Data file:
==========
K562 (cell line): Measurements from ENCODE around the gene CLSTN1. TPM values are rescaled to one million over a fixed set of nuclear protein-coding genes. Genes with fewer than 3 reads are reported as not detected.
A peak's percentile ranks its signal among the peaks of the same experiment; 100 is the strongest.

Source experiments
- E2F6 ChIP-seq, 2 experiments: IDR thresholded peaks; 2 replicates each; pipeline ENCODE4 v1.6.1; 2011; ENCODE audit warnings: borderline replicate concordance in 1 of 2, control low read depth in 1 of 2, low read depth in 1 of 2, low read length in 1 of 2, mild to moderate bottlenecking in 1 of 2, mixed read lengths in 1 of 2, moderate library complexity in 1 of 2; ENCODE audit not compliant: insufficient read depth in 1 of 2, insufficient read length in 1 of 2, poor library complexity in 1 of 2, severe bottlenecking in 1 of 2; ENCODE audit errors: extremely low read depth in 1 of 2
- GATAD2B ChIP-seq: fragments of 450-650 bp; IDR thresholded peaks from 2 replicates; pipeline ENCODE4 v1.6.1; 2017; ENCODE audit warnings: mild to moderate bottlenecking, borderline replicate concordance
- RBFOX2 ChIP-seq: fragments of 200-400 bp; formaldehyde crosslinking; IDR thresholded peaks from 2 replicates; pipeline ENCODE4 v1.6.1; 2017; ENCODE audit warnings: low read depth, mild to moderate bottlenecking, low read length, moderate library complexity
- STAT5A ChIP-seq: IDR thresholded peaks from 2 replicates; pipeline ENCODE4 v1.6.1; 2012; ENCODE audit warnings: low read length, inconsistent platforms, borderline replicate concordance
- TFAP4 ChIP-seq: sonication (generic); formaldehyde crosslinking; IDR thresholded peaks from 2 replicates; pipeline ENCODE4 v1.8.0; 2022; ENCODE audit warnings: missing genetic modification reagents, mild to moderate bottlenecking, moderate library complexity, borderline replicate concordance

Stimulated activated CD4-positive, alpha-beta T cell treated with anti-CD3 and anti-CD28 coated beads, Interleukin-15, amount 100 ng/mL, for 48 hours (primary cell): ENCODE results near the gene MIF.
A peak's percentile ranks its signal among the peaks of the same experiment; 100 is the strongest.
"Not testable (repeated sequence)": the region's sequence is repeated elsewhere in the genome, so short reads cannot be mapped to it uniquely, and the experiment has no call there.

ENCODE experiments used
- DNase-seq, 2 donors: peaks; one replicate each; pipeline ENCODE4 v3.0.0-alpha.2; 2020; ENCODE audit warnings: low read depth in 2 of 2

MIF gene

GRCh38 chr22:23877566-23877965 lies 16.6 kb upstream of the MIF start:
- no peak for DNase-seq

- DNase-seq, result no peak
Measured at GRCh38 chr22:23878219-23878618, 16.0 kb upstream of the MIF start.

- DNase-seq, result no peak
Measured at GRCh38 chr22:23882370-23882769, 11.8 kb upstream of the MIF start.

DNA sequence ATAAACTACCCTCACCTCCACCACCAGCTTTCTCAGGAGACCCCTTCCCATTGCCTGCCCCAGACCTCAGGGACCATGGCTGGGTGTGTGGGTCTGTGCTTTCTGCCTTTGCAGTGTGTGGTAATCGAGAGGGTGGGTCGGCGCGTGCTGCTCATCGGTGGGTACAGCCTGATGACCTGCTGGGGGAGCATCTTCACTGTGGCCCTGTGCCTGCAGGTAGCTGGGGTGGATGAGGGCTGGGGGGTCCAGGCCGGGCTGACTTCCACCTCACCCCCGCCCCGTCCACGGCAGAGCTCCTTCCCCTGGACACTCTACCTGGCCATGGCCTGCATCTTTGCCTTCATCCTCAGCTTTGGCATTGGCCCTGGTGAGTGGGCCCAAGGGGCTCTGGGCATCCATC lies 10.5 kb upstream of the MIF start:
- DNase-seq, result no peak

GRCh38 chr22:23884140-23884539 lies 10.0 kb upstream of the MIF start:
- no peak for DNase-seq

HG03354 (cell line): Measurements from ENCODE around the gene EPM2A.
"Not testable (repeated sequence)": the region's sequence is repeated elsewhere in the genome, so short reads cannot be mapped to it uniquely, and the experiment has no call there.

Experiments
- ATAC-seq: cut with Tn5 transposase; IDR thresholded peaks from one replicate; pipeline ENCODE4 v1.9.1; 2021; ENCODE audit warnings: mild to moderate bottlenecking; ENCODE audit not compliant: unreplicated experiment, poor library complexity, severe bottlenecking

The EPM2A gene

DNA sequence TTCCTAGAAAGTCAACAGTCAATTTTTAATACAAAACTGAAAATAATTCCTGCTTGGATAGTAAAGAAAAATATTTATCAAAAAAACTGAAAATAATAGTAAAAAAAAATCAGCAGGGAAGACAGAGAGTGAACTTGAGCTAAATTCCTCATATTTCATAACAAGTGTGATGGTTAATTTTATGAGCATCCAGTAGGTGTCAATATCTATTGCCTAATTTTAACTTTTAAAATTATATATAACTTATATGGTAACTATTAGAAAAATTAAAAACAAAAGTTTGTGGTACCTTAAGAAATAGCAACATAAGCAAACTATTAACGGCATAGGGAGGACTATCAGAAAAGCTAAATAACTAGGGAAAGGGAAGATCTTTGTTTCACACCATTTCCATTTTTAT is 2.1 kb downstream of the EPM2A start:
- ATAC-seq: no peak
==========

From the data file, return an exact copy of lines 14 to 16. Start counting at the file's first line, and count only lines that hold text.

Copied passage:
MIF gene

GRCh38 chr22:23877566-23877965 lies 16.6 kb upstream of the MIF start:
- no peak for DNase-seq